Water Babies: teaching children to swim safely

Many parents can’t wait to sign their children up for swimming lessons because not only is swimming a fantastic form of exercise but it’s a valuable life skill. Being able to swim lessons your child’s chances of drowning as well as increasing self-confidence and their muscle tone at the same time. However, depending on how many candles were on your child’s last birthday cake you may be jumping in at the deep end before they’re ready.


Baby Steps

It’s good to introduce children to the water as early as possible to reduce the chances of developing a water-based fear. Babies are okay to be taken ‘swimming’ from a few weeks old but should always be kept in their parent’s arms. I think ours were around six weeks when we first took them in the water. Right now all you need to worry about is playing with them, either on your own or by joining a local baby and parent swimming class so they can feel the water caress their skin. Don’t forget to dress them in a swimming nappy, no one wants to evacuate the pool.

baby swimming

Little Fishies

Once your child is two or three, they’ll be far more curious to explore the watery world around them, but they still need plenty of help. As always ensure that they’re wearing arm bands, or an equivalent float system before entering the pool as well as having a floating aid near by. You’ll still need to hold onto them, but it’s also important that you encourage toddlers to kick their arms and legs by using a variety of swim toys, including soft balls, that they can try and reach.

Never leave them alone even in an indoor swimming pool and always clear everything away after a swim session in case they’re tempted to go back. Start teaching them simple pool safety instructions such as walk, don’t run at the edge, always wait for mummy or daddy to get into the pool first and never attempt to collect pool toys by themselves.

Magical Mermaids

Now’s the time, if you haven’t already, to sign your child up to an instructor taught swimming program as children over five need to learn from a fully certified professional.

Be aware that many children will be nervous, having only learned from family members up till now as well as seeing so many other children in the pool. Try to speak to the instructor before the session, so that they’re aware your child’s new and always stay for the entirety of the first class.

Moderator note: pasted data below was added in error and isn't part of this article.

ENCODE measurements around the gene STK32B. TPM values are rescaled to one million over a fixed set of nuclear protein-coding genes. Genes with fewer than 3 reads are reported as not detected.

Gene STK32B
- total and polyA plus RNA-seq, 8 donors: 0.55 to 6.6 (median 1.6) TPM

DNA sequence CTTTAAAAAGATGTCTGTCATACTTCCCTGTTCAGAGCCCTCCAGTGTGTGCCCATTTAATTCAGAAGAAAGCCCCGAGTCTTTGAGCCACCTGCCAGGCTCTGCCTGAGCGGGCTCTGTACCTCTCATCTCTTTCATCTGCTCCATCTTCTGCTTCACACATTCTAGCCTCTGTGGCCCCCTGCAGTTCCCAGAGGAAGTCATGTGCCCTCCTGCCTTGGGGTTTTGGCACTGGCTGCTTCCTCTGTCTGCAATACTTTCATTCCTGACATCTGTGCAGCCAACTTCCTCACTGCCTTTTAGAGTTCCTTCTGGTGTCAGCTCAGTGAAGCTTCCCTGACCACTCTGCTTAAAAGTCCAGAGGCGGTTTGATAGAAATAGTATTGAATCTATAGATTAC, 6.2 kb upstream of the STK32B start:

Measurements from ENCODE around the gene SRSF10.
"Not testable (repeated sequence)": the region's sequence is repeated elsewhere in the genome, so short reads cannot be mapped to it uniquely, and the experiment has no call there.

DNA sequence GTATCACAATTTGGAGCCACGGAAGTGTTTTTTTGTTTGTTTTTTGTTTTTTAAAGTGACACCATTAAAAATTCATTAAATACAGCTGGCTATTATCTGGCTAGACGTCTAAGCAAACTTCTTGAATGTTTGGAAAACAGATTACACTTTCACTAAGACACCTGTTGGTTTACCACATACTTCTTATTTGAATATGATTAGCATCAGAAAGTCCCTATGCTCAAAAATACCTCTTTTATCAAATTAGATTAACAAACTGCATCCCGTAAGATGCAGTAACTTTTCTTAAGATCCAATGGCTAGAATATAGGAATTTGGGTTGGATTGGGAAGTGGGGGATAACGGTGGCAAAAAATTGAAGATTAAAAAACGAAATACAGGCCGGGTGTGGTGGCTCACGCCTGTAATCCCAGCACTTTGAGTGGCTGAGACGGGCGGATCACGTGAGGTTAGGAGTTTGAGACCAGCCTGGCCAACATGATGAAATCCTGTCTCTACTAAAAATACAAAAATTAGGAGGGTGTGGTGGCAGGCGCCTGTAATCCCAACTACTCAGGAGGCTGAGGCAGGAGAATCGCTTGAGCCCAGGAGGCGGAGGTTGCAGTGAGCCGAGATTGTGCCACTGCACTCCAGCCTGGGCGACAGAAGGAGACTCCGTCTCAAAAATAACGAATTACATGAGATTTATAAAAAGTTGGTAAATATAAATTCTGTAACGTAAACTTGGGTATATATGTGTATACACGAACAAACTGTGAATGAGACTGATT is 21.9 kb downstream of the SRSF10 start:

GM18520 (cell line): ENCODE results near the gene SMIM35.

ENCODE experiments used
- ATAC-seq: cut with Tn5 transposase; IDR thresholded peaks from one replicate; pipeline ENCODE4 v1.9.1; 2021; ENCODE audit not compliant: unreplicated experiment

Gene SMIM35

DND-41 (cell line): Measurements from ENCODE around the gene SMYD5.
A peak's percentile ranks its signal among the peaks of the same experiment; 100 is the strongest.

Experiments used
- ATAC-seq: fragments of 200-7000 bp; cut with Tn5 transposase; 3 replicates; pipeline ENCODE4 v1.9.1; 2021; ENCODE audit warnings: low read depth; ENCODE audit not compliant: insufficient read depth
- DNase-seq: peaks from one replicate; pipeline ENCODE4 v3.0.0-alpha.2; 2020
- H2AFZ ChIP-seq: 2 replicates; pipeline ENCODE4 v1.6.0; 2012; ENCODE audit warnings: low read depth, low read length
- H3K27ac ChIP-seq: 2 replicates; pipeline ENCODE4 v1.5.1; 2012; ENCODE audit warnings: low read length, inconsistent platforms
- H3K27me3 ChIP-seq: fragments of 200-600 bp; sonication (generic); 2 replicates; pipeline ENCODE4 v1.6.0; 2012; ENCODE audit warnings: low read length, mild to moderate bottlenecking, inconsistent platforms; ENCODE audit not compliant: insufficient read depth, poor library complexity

In fact, many fitness centers, leisure centres and swimming pools have a viewing gallery or cafe that overlooks the water, so you’ll be able to watch them without fear of interrupting the lesson. 

If they are keen, you might even end up with a competitive little swimmer by the end of it! It really is worth the investment in lessons. Swimming, at the end of the day is a hugely important life skill.


  1. Wouldn’t it be amazing if we did have an Olympic swimmer in our midst
    I’m glad just knowing they are safe and not frightened of the water
    Great tips thanks

  2. Aww we loved going to Puddle Ducks when Mia was really tiny! Once I was more confident, I took her to the local pool but we haven’t been for a while now. She starts school in Sept so I really want to start taking her for proper lessons soon! Its really important the children get the opportunity to explore the water 🙂


  3. We tried all that and the Tubblet still hates water! But we’re keeping at it as swimming is such an important life skill #sharewithme

  4. This is one of my biggest regrets that we didn’t enrol the children in swimming lessons as babies. With having three babies in two years I was unable to take all three of them and so unfortunately they have never had the chance. They all love to swim on holiday though. #sharewithme

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